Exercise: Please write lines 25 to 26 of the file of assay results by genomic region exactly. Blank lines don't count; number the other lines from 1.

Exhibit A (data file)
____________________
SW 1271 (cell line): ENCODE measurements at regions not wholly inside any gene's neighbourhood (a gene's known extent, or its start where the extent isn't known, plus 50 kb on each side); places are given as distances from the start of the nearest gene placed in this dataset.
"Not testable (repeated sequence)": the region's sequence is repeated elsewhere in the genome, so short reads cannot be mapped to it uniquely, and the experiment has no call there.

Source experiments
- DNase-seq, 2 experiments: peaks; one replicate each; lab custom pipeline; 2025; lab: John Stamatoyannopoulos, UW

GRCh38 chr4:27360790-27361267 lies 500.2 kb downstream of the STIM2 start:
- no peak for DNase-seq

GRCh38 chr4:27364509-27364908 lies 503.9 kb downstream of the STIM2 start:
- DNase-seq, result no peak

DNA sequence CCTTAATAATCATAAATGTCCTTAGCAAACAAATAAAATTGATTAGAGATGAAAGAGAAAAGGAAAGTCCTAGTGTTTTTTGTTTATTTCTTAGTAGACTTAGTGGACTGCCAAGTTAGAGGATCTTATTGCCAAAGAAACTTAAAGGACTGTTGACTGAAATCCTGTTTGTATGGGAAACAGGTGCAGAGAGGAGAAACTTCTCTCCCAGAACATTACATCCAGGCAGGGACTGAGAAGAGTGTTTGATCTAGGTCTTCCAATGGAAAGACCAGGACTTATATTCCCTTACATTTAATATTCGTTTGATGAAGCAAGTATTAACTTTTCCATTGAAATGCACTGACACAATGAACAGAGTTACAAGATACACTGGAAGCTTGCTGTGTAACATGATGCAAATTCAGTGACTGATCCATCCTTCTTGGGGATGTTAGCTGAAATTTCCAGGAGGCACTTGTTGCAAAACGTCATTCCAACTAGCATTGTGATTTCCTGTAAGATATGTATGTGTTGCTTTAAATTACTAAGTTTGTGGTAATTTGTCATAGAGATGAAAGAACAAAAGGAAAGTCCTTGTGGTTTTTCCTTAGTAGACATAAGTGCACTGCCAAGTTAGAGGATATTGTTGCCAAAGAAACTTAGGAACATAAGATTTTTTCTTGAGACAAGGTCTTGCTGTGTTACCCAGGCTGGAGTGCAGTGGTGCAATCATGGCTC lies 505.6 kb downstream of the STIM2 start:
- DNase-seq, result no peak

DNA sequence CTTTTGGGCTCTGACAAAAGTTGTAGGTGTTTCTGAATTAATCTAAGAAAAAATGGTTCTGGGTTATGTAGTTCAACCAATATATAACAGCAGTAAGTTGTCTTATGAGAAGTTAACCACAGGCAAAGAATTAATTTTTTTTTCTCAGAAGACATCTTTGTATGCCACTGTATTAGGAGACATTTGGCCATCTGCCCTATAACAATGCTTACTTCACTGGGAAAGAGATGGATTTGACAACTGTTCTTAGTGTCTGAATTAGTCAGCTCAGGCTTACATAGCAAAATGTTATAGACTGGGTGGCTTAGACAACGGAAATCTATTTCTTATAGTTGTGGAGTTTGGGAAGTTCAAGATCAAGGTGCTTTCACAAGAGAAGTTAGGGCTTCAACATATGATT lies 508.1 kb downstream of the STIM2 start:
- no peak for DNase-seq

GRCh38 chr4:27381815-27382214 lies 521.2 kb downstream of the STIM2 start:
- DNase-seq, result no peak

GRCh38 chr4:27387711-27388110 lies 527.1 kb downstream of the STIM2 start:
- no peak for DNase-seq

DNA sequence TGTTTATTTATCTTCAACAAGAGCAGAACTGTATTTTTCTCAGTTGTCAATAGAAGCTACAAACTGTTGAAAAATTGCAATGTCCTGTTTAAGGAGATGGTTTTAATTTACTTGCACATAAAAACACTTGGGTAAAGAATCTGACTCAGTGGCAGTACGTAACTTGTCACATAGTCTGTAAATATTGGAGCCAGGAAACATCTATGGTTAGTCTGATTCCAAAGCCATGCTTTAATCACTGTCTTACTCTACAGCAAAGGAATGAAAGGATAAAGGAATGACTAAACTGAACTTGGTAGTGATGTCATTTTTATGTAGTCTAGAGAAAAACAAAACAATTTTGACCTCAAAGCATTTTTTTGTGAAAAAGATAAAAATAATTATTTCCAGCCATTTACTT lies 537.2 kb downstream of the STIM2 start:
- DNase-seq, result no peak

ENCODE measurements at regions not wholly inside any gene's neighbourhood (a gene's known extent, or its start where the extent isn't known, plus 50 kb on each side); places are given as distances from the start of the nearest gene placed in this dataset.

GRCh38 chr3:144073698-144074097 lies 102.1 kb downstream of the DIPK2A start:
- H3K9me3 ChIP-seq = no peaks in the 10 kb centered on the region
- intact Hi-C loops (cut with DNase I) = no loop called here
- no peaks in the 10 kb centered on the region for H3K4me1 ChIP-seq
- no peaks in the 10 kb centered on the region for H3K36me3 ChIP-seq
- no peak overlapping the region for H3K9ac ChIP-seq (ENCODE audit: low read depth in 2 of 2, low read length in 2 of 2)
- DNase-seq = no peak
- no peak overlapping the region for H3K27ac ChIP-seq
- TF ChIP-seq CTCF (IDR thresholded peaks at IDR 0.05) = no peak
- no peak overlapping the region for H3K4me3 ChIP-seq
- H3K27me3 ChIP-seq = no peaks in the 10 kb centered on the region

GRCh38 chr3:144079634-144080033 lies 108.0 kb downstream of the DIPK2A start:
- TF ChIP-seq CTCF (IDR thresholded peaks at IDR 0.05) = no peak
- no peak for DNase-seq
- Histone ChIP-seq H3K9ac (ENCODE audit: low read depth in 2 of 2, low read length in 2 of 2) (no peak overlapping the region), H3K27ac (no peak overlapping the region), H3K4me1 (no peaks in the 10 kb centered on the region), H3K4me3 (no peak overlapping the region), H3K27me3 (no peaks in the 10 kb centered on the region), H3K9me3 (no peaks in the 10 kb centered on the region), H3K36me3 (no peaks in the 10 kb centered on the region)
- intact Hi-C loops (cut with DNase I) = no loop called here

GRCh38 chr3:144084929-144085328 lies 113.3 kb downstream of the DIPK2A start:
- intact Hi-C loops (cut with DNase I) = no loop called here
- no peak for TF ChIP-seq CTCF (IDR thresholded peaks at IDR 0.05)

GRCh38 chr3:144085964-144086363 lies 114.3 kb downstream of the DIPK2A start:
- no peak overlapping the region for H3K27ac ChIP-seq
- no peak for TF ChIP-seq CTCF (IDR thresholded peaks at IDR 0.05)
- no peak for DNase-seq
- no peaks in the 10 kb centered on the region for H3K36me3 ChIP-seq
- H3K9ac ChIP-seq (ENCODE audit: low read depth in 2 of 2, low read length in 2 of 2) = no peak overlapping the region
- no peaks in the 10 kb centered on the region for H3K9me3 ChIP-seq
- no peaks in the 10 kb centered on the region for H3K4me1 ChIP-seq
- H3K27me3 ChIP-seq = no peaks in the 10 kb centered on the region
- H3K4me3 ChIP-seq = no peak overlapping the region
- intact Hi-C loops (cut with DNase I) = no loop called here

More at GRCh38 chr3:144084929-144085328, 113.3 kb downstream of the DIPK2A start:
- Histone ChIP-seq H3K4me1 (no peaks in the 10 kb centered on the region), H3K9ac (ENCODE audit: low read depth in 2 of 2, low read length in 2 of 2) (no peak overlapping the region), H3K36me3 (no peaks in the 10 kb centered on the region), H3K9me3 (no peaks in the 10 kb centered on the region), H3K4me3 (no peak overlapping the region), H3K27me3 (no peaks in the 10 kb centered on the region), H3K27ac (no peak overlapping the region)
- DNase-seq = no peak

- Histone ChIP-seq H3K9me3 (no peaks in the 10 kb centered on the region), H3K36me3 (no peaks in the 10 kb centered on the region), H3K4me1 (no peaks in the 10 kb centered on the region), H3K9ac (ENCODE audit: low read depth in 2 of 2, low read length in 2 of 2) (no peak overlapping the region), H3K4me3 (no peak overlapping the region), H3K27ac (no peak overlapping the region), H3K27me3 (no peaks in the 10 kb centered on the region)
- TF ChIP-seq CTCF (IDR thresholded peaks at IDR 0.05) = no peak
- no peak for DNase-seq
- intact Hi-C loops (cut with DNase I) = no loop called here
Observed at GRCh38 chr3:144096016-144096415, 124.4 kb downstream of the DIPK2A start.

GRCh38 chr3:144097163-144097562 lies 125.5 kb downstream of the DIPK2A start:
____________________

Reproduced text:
- no peak overlapping the region for H3K9ac ChIP-seq (ENCODE audit: low read depth in 2 of 2, low read length in 2 of 2)
- DNase-seq = no peak